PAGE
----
And then there’s the reality of climate change. In the mid-future, some places on Earth might get too hot to really be livable. And on top of that, there are the problems of air pollution, wildfires, and natural disasters. And in response, some people have argued that we might need to take shelter below the ground to make it through not a nuclear apocalypse, but more of a climate apocalypse.
Now, this is already the case in some places. There is a town in Australia, for example, called Coober Pedy, where more than half of the residents already live underground.
It looks just like Mad Max Beyond Thunderdome because this is where it was filmed.
That’s Jason Wright. He’s a tour guide who’s lived in Coober Pedy for six years.
It’s a strange little town. Most of what you see aboveground is junk because we live nearly a thousand k’s from civilization. We store all our stuff on the roof of our house, basically. (laughs) So yeah, there’s a lot of junk in everyone’s front yard.
Coober Pedy is north of Adelaide in South Australia, and about 100 years ago miners found opal deposits in the rocks there. But working and living in Coober Pedy is really tough. Aboveground, during the day, it can get up to about 120°F. Underground, however, it is more like 70°.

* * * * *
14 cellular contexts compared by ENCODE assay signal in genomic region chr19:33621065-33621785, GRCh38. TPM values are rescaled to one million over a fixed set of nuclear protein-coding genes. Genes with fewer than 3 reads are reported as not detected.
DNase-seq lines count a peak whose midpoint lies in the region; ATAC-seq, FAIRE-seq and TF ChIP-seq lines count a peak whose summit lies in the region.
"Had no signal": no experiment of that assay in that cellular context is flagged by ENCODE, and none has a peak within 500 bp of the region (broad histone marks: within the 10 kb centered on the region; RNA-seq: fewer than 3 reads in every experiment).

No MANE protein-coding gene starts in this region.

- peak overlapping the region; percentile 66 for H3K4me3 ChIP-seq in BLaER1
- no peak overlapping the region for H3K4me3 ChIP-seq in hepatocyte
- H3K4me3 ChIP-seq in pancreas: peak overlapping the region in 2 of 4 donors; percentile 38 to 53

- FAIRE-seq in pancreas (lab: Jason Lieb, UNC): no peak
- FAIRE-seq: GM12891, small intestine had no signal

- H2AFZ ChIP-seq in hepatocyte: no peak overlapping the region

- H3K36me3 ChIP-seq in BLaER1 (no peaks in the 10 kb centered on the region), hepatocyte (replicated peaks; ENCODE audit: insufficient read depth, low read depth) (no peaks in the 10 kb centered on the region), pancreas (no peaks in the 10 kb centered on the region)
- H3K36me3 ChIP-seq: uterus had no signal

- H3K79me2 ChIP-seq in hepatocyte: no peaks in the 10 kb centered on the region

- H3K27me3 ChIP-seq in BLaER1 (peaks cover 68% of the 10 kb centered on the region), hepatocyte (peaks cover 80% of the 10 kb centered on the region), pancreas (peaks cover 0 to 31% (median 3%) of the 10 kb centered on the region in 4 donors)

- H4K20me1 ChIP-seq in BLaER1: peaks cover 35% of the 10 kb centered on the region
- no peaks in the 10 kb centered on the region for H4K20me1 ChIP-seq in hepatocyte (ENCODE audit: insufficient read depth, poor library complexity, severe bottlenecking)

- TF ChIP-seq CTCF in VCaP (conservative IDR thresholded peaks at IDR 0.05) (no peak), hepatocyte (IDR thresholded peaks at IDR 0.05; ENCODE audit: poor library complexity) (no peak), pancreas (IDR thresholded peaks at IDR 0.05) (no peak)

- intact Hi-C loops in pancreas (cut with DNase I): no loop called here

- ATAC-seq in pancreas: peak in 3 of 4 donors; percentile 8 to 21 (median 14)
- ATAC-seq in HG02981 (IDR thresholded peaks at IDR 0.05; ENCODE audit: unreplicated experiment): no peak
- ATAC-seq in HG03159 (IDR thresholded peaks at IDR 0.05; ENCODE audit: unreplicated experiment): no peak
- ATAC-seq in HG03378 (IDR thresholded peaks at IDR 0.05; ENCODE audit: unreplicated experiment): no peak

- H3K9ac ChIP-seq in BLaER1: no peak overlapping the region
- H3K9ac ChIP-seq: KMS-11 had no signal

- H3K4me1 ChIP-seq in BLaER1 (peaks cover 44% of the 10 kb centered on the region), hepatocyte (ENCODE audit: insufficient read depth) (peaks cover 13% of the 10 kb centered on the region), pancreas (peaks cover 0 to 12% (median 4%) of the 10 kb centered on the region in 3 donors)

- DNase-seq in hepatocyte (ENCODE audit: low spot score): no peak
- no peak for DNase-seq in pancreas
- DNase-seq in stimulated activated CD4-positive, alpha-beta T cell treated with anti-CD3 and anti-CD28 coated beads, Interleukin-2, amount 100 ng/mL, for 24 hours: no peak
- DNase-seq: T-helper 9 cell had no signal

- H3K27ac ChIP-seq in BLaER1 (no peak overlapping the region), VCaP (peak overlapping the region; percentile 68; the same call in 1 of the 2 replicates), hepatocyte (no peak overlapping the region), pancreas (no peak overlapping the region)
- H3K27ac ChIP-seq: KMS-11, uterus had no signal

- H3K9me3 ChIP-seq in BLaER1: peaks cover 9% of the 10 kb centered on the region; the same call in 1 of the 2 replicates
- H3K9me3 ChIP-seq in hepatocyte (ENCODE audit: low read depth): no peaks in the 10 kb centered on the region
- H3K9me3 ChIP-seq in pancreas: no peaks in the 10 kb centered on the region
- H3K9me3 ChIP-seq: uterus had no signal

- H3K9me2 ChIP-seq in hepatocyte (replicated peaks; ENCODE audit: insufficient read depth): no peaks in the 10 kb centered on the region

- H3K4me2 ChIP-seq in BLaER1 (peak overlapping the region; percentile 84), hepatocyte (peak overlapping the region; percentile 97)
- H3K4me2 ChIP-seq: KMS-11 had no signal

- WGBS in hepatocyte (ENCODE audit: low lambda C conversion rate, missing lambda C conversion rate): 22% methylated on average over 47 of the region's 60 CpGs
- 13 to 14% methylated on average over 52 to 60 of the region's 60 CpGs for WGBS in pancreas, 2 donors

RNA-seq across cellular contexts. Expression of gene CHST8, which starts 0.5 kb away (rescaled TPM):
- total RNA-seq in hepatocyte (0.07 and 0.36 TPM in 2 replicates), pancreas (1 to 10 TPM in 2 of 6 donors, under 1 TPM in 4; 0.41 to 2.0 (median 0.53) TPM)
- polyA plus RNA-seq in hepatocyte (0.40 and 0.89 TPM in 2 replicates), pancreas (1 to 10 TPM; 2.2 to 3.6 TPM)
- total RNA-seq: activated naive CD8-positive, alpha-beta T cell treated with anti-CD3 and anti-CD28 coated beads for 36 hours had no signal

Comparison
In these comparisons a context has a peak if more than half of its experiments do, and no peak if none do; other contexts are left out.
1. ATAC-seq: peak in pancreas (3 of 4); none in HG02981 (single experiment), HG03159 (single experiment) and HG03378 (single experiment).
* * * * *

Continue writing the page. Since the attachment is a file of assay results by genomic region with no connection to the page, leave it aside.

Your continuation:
ROSE (on call):
What is it like living underground?
Oh, that’s great. I wouldn’t have it any other way. There could be a nuclear war going on outside for a week here. And then of course, you have no light breaking up your sleep and no sound. It’s dead quiet under here. Yeah, it’s good.
But Jason admits that he did not take to living underground immediately. It actually took him a while.
When I first came to Coober Pedy back in 2007, I refused to stay underground. I used to roll my swag outside and sleep under the stars because I was a bit stressed about sleeping underground, but it grows on you after a while. You get used to it. And yeah, now I’d prefer to be underground than aboveground.
And it was even harder for his son.
He’s now eight years old, and when we first moved here we couldn’t live on the ground because he just had a… There was no way. He’d sit at the front door of the dugout in the middle of the night crying, curled up in a ball. He just couldn’t handle it. But after about 12 months of him coming to work with Mom and Dad and spending time underground, he got used to it. And yeah, he’s the same as me now. He wouldn’t have it any other way. He loves living underground.